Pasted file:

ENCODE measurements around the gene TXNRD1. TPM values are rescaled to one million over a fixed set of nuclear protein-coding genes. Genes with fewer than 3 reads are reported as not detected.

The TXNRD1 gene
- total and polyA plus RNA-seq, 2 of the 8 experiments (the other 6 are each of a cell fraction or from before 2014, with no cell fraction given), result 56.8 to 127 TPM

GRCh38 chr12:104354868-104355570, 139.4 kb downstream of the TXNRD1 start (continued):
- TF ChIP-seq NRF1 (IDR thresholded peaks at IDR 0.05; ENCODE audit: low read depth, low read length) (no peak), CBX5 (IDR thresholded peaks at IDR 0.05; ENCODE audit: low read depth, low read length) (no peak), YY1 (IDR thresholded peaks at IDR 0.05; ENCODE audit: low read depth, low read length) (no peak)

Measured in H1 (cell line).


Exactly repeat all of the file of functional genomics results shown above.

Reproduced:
ENCODE measurements around the gene TXNRD1. TPM values are rescaled to one million over a fixed set of nuclear protein-coding genes. Genes with fewer than 3 reads are reported as not detected.

The TXNRD1 gene
- total and polyA plus RNA-seq, 2 of the 8 experiments (the other 6 are each of a cell fraction or from before 2014, with no cell fraction given), result 56.8 to 127 TPM

GRCh38 chr12:104354868-104355570, 139.4 kb downstream of the TXNRD1 start (continued):
- TF ChIP-seq NRF1 (IDR thresholded peaks at IDR 0.05; ENCODE audit: low read depth, low read length) (no peak), CBX5 (IDR thresholded peaks at IDR 0.05; ENCODE audit: low read depth, low read length) (no peak), YY1 (IDR thresholded peaks at IDR 0.05; ENCODE audit: low read depth, low read length) (no peak)

Measured in H1 (cell line).